"7.—A provider shall comply with a disclosure request made to the service provider only where it is technically possible and reasonable in scope in that the request is not so wide as to place an undue cost on the service provider.".

There are suggestions that the telecommunications industry, through various submissions it has made, would request that this should be brought into the legislation. The amendment is self-explanatory. We are asking that a provider shall comply with a disclosure request made to the service provider only where it is technically possible and reasonable in scope — in that the request is not so wide as to place an undue cost on the service provider.

Again, with reference to the cost burden, if, for instance a designated officer should make a disclosure request, there has to be a reasonable approach to this. If, for instance, the request trawls so wide as to be entirely non-specific and take up a large amount of time, then this will obviously place a burden on the relevant ISP or telephone company. If a disclosure request is as wide-ranging as a chief superintendent determines it should be, then we must be mindful of the cost to the service provider in yielding up that information.

I know the Minister of State will argue to the effect that disclosure requests are needed and there has to be discretion on the part of the chief superintendent. Nonetheless, I believe the request has to be targeted and some degree of scope must be allowed for as regards the ISP or telephone company. That is fundamentally what I am addressing here.

I understand where Deputy Sherlock is coming from in this regard. Indeed, the thrust of his amendments are not to put an undue burden on the service providers, who are co-operating with the Government and the various statutory authorities on a voluntary basis, to their credit.

Amendment No. 7, however, seeks to replace section 7 with an entirely new section. At present, section 7 obliges service providers to comply with a disclosure request. This means the law enforcement authorities and the service providers are in no doubt of their responsibilities under the Act. Section 7 complies with the requirements of Article 3 of the directive. Any lessening of the obligation to retain data as suggested in the amendment could leave us in the position of being informed by the Commission that we were not in full compliance with the directive, along with all that would entail for the country.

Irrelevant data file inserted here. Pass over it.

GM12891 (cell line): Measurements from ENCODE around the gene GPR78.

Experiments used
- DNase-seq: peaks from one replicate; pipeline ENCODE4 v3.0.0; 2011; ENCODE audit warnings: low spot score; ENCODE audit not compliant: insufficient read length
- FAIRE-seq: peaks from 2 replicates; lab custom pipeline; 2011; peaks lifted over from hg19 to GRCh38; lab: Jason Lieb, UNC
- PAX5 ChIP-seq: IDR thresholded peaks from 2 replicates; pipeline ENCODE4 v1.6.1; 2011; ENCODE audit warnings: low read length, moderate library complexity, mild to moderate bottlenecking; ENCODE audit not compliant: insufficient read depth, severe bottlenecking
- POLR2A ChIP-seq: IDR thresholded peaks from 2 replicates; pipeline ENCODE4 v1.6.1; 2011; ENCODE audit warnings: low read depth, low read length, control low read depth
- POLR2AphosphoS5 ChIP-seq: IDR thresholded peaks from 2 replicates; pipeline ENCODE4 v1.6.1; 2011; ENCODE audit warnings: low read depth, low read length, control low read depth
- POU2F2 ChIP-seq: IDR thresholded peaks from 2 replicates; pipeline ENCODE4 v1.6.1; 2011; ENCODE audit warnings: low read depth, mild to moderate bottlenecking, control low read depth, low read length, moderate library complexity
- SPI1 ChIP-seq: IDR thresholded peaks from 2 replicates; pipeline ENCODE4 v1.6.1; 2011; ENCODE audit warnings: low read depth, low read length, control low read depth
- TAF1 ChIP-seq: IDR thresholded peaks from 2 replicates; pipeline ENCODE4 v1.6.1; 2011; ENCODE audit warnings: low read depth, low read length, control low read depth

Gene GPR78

The amendments would seriously affect the law enforcement the ability of agencies to seek data for the purposes established by the Bill and would introduce a large element of uncertainty into the operation of the legislation. As regards the wording of the amendment, of course everything is technically possible within the confines of the directive, but what is reasonable and does not entail an undue cost are subjective judgments and would depend on the circumstances of each individual case. However, by their very nature it is difficult to envisage a scenario whereby blanket requests would be made. The legislation provides that such requests may only be made in respect of serious offences and the nature of such serious offences are set out in the legislation. It is difficult to envisage a situation whereby someone could inquire into or investigate a serious offence and that the request for disclosure from a service provider or telephony operator would not be of a very specific character; for example, a request related to one suspect or a possible witness, where he or she was, whether he or she made a phone call or whether two potential suspects make a call to each other. It is difficult to envisage circumstances whereby there could be a broad trawl. However, I understand where the Deputy is coming from.